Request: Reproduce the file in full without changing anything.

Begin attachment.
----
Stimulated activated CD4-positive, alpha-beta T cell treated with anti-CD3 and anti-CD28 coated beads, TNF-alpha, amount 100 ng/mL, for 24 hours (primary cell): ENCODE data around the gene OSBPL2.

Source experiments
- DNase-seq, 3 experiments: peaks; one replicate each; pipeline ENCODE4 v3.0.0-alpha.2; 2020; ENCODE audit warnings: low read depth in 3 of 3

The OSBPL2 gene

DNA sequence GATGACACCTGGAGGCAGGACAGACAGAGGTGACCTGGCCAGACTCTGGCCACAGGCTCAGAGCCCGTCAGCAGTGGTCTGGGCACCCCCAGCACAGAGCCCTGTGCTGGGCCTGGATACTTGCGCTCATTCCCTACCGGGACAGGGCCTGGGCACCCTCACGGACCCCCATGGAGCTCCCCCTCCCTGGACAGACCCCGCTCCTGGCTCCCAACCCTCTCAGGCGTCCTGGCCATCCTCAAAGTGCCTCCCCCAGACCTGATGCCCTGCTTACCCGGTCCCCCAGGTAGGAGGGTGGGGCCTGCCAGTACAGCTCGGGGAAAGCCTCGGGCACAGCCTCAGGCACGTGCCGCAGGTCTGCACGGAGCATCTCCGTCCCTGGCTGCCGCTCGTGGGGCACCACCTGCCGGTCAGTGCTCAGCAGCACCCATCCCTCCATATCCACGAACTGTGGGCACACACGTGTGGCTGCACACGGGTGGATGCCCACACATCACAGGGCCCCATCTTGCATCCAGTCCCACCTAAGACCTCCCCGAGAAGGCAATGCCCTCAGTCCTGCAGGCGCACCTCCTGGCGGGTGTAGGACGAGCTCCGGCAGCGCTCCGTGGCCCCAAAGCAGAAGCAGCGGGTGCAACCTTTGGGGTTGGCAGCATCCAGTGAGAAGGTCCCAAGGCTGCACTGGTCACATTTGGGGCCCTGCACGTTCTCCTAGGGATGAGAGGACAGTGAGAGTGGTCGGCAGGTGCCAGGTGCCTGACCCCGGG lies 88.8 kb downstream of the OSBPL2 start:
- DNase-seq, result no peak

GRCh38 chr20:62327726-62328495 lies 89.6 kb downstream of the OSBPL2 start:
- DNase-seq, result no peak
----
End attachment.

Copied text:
Stimulated activated CD4-positive, alpha-beta T cell treated with anti-CD3 and anti-CD28 coated beads, TNF-alpha, amount 100 ng/mL, for 24 hours (primary cell): ENCODE data around the gene OSBPL2.

Source experiments
- DNase-seq, 3 experiments: peaks; one replicate each; pipeline ENCODE4 v3.0.0-alpha.2; 2020; ENCODE audit warnings: low read depth in 3 of 3

The OSBPL2 gene

DNA sequence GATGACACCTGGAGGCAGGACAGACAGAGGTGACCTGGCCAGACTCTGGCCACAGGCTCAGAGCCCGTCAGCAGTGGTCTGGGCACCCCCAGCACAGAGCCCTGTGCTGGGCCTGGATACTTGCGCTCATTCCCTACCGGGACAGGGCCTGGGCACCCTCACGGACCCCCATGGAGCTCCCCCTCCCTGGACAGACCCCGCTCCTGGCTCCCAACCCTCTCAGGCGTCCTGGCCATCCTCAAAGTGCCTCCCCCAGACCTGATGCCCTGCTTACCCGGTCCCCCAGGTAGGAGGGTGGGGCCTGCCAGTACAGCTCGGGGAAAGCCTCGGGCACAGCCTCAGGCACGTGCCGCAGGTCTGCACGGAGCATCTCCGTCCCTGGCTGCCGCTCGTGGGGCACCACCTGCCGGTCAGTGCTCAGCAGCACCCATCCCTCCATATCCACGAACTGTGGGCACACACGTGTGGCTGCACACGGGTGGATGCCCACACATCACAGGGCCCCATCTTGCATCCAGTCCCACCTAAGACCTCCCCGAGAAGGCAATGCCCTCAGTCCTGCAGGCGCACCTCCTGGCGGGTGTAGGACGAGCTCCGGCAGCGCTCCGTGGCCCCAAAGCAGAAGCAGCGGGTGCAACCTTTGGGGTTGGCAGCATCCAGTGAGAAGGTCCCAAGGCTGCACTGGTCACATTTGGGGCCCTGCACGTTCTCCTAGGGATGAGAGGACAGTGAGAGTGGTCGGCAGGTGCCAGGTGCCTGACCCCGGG lies 88.8 kb downstream of the OSBPL2 start:
- DNase-seq, result no peak

GRCh38 chr20:62327726-62328495 lies 89.6 kb downstream of the OSBPL2 start:
- DNase-seq, result no peak